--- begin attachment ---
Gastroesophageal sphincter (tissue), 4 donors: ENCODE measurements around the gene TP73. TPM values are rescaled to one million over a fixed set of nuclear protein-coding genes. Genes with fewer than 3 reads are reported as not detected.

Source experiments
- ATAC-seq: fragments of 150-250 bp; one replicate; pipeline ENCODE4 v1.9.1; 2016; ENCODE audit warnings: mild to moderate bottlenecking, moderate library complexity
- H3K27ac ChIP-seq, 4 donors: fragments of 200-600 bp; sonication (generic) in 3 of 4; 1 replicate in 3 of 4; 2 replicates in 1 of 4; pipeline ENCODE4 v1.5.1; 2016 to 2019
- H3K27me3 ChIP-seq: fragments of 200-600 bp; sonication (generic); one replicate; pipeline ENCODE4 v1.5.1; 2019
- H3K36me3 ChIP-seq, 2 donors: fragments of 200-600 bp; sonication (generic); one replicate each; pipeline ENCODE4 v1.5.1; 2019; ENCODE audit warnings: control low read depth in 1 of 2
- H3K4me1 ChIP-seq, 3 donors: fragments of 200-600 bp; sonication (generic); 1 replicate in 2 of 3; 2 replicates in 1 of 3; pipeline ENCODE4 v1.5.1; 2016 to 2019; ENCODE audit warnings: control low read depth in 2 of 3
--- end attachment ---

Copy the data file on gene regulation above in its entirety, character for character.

Gastroesophageal sphincter (tissue), 4 donors: ENCODE measurements around the gene TP73. TPM values are rescaled to one million over a fixed set of nuclear protein-coding genes. Genes with fewer than 3 reads are reported as not detected.

Source experiments
- ATAC-seq: fragments of 150-250 bp; one replicate; pipeline ENCODE4 v1.9.1; 2016; ENCODE audit warnings: mild to moderate bottlenecking, moderate library complexity
- H3K27ac ChIP-seq, 4 donors: fragments of 200-600 bp; sonication (generic) in 3 of 4; 1 replicate in 3 of 4; 2 replicates in 1 of 4; pipeline ENCODE4 v1.5.1; 2016 to 2019
- H3K27me3 ChIP-seq: fragments of 200-600 bp; sonication (generic); one replicate; pipeline ENCODE4 v1.5.1; 2019
- H3K36me3 ChIP-seq, 2 donors: fragments of 200-600 bp; sonication (generic); one replicate each; pipeline ENCODE4 v1.5.1; 2019; ENCODE audit warnings: control low read depth in 1 of 2
- H3K4me1 ChIP-seq, 3 donors: fragments of 200-600 bp; sonication (generic); 1 replicate in 2 of 3; 2 replicates in 1 of 3; pipeline ENCODE4 v1.5.1; 2016 to 2019; ENCODE audit warnings: control low read depth in 2 of 3